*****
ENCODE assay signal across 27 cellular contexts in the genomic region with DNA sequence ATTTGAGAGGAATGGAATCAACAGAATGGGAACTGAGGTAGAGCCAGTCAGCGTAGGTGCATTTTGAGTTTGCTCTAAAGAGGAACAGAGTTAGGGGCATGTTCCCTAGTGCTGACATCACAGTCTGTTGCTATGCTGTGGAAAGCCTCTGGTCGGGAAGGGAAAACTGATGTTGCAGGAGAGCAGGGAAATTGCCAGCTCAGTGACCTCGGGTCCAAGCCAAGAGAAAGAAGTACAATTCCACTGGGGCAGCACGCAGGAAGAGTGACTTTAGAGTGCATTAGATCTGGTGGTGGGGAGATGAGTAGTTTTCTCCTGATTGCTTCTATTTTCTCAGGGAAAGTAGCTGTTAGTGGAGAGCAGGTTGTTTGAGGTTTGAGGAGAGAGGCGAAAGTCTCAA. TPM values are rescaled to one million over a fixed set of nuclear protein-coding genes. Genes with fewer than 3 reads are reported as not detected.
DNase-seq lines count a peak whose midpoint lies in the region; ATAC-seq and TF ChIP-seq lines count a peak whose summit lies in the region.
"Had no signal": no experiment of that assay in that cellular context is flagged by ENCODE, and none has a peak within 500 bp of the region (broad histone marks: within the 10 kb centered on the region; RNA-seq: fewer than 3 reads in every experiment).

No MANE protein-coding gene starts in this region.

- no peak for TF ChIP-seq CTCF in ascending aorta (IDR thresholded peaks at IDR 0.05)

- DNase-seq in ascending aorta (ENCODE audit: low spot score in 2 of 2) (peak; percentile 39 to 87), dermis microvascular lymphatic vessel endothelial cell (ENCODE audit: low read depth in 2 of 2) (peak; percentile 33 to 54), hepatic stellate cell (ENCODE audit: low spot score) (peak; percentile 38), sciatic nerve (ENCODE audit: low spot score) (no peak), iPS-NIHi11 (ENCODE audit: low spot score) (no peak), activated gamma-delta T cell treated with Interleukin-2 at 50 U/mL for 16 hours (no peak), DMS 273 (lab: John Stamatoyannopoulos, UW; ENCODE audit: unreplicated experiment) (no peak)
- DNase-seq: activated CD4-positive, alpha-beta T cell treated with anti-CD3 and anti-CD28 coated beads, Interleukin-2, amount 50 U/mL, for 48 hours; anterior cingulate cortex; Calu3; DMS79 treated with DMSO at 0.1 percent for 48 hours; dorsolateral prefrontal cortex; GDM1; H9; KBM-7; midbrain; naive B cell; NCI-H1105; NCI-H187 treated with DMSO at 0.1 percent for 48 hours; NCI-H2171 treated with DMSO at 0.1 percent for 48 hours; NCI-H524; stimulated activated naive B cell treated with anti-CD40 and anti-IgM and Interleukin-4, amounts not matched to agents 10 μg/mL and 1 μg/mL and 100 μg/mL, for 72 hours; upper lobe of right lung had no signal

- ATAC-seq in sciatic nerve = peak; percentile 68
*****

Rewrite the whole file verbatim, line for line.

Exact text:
ENCODE assay signal across 27 cellular contexts in the genomic region with DNA sequence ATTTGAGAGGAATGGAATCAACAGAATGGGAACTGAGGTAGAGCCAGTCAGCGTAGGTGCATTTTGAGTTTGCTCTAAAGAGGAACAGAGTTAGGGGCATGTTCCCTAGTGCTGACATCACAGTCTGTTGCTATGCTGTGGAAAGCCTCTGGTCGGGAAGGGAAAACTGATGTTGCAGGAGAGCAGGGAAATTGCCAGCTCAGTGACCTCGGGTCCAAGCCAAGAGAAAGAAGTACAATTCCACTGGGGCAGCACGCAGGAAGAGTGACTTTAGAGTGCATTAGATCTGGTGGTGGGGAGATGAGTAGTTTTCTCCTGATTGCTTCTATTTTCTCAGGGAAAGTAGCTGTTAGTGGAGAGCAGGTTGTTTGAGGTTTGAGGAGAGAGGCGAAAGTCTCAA. TPM values are rescaled to one million over a fixed set of nuclear protein-coding genes. Genes with fewer than 3 reads are reported as not detected.
DNase-seq lines count a peak whose midpoint lies in the region; ATAC-seq and TF ChIP-seq lines count a peak whose summit lies in the region.
"Had no signal": no experiment of that assay in that cellular context is flagged by ENCODE, and none has a peak within 500 bp of the region (broad histone marks: within the 10 kb centered on the region; RNA-seq: fewer than 3 reads in every experiment).

No MANE protein-coding gene starts in this region.

- no peak for TF ChIP-seq CTCF in ascending aorta (IDR thresholded peaks at IDR 0.05)

- DNase-seq in ascending aorta (ENCODE audit: low spot score in 2 of 2) (peak; percentile 39 to 87), dermis microvascular lymphatic vessel endothelial cell (ENCODE audit: low read depth in 2 of 2) (peak; percentile 33 to 54), hepatic stellate cell (ENCODE audit: low spot score) (peak; percentile 38), sciatic nerve (ENCODE audit: low spot score) (no peak), iPS-NIHi11 (ENCODE audit: low spot score) (no peak), activated gamma-delta T cell treated with Interleukin-2 at 50 U/mL for 16 hours (no peak), DMS 273 (lab: John Stamatoyannopoulos, UW; ENCODE audit: unreplicated experiment) (no peak)
- DNase-seq: activated CD4-positive, alpha-beta T cell treated with anti-CD3 and anti-CD28 coated beads, Interleukin-2, amount 50 U/mL, for 48 hours; anterior cingulate cortex; Calu3; DMS79 treated with DMSO at 0.1 percent for 48 hours; dorsolateral prefrontal cortex; GDM1; H9; KBM-7; midbrain; naive B cell; NCI-H1105; NCI-H187 treated with DMSO at 0.1 percent for 48 hours; NCI-H2171 treated with DMSO at 0.1 percent for 48 hours; NCI-H524; stimulated activated naive B cell treated with anti-CD40 and anti-IgM and Interleukin-4, amounts not matched to agents 10 μg/mL and 1 μg/mL and 100 μg/mL, for 72 hours; upper lobe of right lung had no signal

- ATAC-seq in sciatic nerve = peak; percentile 68